This post is not intended to be a comprehensive review of skull fracture types and management, but rather a discussion of two subtypes of skull fracture – open and depressed fractures. I chose this topic because it’s something I saw frequently during my recent elective working in an emergency department in Kumasi, Ghana. In the United States at trauma centers these patients are frequently managed immediately by neurosurgery; however, with few consultants available, I was able to be more involved in the prolonged care of these patients. If faced with these types of severe head/skull injuries in a community hospital, it is important to feel comfortable with the initial management.
Eric Gruber, MD
Do you routinely perform large volume (or near large volume) paracentesis in your ED? If so, you need to know about a potentially life-threatening complication of this procedure...
What may appear (and smell) impressive in the ED does not always require emergent intervention, yet understanding how to determine the severity of lower gastrointestinal bleeding, need for aggressive resuscitation, and diagnostic/consultant resources are key for the emergency provider.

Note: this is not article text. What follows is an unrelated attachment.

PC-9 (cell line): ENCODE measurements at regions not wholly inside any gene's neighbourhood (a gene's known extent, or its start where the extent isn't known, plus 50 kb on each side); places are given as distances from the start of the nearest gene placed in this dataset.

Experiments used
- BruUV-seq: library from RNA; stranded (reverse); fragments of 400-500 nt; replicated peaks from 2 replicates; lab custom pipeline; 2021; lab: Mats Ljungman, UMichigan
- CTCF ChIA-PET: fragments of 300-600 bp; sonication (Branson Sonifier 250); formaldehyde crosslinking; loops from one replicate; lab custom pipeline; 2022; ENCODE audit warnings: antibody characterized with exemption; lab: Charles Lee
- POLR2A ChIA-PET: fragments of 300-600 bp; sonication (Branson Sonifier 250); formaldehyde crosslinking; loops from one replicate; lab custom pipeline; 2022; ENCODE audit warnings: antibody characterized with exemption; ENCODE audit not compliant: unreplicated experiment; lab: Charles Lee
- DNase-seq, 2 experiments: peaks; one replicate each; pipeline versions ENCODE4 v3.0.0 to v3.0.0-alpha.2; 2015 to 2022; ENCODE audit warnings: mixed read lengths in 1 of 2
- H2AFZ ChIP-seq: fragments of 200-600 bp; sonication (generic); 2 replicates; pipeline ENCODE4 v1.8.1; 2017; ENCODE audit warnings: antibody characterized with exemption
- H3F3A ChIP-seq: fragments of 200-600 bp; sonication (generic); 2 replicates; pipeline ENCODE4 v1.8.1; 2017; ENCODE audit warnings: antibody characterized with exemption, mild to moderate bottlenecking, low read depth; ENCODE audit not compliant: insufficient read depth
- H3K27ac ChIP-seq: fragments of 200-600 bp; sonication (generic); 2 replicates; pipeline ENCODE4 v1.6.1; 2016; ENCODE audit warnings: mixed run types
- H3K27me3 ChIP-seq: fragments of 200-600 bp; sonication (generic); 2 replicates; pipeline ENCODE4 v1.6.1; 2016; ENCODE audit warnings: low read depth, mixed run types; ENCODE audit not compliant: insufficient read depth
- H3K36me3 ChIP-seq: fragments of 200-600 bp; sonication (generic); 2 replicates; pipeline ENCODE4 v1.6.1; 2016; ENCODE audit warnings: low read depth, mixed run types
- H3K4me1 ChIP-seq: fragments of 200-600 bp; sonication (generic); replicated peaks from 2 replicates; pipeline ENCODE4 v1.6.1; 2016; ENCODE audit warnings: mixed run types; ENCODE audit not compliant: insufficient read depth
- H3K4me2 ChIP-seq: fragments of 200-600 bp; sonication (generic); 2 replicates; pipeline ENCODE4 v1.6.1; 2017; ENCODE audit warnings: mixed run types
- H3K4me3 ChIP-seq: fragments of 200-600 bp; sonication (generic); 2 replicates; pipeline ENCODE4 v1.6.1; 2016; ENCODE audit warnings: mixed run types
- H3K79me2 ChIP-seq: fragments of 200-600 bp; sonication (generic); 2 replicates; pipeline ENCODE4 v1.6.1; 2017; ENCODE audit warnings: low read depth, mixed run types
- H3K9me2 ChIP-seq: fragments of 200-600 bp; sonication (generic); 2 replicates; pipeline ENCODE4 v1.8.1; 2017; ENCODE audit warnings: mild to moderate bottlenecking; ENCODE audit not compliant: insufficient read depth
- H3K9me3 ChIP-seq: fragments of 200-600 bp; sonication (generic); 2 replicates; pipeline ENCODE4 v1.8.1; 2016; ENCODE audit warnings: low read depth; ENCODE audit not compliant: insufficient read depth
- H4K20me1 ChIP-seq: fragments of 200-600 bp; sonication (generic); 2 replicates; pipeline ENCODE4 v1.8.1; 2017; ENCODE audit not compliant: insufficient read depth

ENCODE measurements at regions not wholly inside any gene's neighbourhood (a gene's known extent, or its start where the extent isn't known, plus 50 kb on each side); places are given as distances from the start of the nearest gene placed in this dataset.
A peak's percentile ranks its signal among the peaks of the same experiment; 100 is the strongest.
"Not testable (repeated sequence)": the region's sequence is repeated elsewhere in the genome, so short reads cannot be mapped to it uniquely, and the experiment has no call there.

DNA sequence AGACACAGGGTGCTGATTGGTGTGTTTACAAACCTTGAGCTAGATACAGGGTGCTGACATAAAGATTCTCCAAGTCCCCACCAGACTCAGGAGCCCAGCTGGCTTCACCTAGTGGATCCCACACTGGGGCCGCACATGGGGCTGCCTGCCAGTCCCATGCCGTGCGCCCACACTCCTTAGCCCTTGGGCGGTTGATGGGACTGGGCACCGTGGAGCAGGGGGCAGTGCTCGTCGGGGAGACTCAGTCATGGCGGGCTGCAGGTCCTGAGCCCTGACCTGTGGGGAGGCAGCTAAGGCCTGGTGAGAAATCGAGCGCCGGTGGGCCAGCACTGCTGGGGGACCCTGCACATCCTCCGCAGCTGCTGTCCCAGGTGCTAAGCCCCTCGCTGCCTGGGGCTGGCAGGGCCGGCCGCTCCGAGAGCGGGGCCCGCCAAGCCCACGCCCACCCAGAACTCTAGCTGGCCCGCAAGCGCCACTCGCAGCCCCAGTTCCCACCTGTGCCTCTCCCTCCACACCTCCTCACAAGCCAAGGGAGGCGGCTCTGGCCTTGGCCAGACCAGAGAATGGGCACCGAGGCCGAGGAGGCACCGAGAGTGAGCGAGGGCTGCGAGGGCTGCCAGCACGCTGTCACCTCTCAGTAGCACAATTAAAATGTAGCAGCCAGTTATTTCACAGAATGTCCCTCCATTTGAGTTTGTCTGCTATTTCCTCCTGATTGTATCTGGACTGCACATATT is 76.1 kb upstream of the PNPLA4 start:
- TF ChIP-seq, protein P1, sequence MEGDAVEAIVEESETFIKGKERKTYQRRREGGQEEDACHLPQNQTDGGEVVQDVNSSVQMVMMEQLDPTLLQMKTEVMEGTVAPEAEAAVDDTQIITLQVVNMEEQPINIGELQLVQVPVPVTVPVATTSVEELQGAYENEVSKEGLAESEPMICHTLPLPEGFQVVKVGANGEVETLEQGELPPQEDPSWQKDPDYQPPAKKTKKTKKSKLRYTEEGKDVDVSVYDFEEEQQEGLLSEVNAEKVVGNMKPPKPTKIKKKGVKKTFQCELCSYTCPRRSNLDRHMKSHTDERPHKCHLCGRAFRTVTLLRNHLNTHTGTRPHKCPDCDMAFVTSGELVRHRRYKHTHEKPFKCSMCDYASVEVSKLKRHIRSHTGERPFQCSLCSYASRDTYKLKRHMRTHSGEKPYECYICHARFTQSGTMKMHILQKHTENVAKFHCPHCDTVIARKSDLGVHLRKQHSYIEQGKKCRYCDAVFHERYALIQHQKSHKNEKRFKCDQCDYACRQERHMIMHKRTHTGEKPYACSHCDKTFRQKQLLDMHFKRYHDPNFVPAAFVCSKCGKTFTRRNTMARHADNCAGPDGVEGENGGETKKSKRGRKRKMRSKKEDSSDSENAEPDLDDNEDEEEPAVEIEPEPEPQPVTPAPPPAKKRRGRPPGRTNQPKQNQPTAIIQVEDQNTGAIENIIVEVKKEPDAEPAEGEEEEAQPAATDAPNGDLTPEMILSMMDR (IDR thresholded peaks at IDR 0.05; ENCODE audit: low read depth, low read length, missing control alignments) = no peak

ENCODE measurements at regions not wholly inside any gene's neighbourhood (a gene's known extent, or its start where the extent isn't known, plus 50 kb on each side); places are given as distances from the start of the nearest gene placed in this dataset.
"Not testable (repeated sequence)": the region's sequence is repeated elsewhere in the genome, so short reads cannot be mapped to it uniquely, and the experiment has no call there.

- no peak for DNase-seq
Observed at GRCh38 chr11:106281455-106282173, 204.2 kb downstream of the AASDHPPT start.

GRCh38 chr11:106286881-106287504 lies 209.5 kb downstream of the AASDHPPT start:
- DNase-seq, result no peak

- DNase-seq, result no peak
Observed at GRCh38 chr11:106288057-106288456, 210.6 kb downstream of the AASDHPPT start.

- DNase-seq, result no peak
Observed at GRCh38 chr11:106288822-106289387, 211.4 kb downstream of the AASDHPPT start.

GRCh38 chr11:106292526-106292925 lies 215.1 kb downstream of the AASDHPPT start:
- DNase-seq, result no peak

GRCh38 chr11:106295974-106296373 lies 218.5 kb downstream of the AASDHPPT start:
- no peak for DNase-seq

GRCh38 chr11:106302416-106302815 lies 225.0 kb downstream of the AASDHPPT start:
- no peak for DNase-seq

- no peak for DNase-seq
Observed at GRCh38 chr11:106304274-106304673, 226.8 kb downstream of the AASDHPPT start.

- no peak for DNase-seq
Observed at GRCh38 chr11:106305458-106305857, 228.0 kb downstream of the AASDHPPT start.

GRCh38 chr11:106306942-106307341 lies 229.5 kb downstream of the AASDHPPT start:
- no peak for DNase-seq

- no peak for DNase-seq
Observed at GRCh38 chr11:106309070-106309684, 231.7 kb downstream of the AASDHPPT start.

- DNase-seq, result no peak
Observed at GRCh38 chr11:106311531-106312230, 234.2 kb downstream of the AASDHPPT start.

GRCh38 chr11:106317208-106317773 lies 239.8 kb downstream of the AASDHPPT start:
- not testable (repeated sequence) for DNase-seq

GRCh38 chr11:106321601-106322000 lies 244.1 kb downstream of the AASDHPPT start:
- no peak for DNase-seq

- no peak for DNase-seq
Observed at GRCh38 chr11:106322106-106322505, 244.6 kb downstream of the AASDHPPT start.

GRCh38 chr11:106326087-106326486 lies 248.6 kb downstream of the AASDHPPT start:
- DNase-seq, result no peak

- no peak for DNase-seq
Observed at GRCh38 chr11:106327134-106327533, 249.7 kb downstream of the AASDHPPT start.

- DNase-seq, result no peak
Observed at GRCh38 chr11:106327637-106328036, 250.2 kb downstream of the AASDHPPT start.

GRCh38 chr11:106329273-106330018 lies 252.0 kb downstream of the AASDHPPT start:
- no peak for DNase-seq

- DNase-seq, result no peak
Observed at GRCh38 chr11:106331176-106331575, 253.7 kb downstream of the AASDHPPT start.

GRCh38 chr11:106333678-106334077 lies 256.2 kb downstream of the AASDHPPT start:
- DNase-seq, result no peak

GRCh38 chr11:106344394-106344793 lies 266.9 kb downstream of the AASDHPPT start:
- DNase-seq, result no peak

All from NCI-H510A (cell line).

25-35% of patients with chronic liver disease with experience variceal bleeding. This post is designed to provide high-yield pearls in the evaluation and acute management of variceal bleeding.
Excited delirium syndrome is a pathophysiologic progression that Emergency Medicine physicians are exposed to daily. While the initial management often takes place in the pre-hospital setting, these patients are at high risk of respiratory and cardiac arrest if proper management is not continued after hitting our doors. Despite a growing awareness of excited delirium syndrome and it's associated increased risk of death, the majority of the 250 annual deaths from this entity occur while in police custody.